I thought about putting some of it into savings, but I actually feel good about how I split up the money. I think it's a good mix, and since this month was VERY expensive, with moving and all, this couldn't have come at a better time.

I emailed the woman who recruited me, told her how much I enjoyed participating, and that I would love to be a part of more studies if she needs people. Fingers crossed she calls me again!

Have you ever done market research for money? Was it worth it?

Friday, July 6, 2012

So, About Being Debt Free

A few posts back I casually mentioned that I paid off my student loans and am 100% debt free. I did it in the midst of some other posts, and after a long-ish absence, so I thought I'd go back and write a bit about it, and reflect on how far I've come.

I was able to pay off the last chunk of my student loan because as a National Board Certified Teacher in LAUSD, I am able to earn money for additional hours of professional development (both as a leader and a learner) each year. This is money on top of my regular check and is part of the incentive to get the certification. (Alas, my new district does not participate, but hopefully they won't lay me off every year either). When I got that extra chunk of money, I decided to go ahead and just pay off my entire student loan amount and be done with it all at once.

Honestly, there wasn't the fanfare I felt when I paid off my credit cards or my car loan. I think  in part because I don't have any regrets about my student loans, and they never bothered me as much as my other debt. Also, I didn't entirely plan to pay them off that day, so it didn't have the build-up that the other debt payoffs had. To top it all off, I was/am going through HUGE transitions right now-laid off, new job, moving, etc.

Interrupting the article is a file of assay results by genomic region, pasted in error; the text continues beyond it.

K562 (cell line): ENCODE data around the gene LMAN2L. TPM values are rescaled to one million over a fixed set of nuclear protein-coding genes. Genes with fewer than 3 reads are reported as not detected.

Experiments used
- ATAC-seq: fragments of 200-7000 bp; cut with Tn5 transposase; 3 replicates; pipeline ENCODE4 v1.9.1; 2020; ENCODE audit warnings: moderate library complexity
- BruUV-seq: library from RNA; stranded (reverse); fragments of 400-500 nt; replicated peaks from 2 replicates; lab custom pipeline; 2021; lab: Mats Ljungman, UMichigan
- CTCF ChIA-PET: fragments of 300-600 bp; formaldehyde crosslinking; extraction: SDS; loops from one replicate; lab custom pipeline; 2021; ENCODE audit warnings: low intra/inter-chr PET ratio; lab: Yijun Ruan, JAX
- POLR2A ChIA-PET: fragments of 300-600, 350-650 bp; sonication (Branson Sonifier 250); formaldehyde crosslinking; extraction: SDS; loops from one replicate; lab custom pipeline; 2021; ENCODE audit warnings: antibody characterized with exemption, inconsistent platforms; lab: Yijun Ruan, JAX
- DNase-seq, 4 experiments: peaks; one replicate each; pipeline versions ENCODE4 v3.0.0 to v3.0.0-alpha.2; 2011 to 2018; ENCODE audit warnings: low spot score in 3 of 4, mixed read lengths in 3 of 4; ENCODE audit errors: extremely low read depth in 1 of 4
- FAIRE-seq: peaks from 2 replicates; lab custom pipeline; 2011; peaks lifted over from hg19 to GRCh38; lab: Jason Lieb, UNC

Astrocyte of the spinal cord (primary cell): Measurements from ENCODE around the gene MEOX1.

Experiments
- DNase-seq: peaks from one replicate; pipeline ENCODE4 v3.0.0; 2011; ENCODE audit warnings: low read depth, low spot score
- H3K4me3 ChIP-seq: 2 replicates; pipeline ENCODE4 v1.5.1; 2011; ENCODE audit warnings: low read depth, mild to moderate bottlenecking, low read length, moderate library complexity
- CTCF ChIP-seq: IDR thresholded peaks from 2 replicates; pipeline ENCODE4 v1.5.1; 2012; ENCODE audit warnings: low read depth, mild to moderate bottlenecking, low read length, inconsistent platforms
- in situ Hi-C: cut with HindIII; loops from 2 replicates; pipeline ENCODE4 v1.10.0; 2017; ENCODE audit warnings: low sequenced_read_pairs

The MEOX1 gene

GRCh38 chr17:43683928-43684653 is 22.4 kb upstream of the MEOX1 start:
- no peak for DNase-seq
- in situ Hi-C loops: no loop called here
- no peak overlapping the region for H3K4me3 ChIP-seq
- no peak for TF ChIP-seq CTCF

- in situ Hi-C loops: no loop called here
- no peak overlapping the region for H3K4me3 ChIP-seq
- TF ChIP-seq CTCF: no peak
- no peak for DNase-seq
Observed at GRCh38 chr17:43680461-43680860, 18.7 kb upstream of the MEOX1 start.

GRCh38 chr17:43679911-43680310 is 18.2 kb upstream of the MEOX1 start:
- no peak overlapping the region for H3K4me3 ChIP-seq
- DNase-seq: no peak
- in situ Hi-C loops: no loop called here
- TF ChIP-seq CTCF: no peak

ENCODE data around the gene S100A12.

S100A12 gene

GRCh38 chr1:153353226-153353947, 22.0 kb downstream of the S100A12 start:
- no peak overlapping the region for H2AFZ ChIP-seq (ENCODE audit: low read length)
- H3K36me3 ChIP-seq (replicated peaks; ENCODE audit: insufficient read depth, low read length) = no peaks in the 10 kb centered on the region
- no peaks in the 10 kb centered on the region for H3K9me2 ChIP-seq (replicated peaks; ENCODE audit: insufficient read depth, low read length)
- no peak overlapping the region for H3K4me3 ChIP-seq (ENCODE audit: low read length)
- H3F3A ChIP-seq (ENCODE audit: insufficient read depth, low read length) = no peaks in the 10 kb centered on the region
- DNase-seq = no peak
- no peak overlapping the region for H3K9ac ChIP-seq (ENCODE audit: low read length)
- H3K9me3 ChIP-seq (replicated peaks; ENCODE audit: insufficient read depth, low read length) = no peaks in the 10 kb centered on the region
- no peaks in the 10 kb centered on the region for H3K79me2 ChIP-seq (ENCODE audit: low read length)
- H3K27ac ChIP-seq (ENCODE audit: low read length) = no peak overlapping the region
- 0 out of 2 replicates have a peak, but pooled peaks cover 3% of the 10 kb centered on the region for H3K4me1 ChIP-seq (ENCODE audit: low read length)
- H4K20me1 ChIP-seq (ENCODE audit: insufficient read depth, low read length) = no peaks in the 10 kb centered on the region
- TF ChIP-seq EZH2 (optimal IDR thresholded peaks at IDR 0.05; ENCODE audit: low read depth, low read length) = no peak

Don't get me wrong; it feels pretty great to be debt free. But I guess I thought there would be more glee or jumping up and down than there actually was. I do occasionally think, "I am debt free." And it always brings a little smile to my face.

I did some number crunching, and from what I have figured, I have been on this journey to be financially responsible for 31 months (two and a half years). In that time, I have paid off approximately $28,000 of debt to become debt-free. I've also saved almost a three month E-fund, 25% of a house down payment, put money in a Roth IRA for seven months in a row, and increased my funding to my 403(b).

I got super serious about budgeting, tracking every cent I spend. I was really intense in the beginning, and have relaxed as I've gotten out of my high-interest consumer debt. I still took vacations during this time, and prioritized for the things that are important to me.

I remember taking Financial Peace University and hearing that it takes most people two to three years to pay off all their debt if they get gazelle-intense. That seemed like FOREVER. But, I have to say that being on the other side, it doesn't seem so long.

So, am I excited about being debt free? A little. But I think the better word to describe it is proud. I am proud that I did what it took to get here. That I worked hard for it, changed my patterns and habits, and became a financially responsible person. And that's even better than giddy, short-term excitement.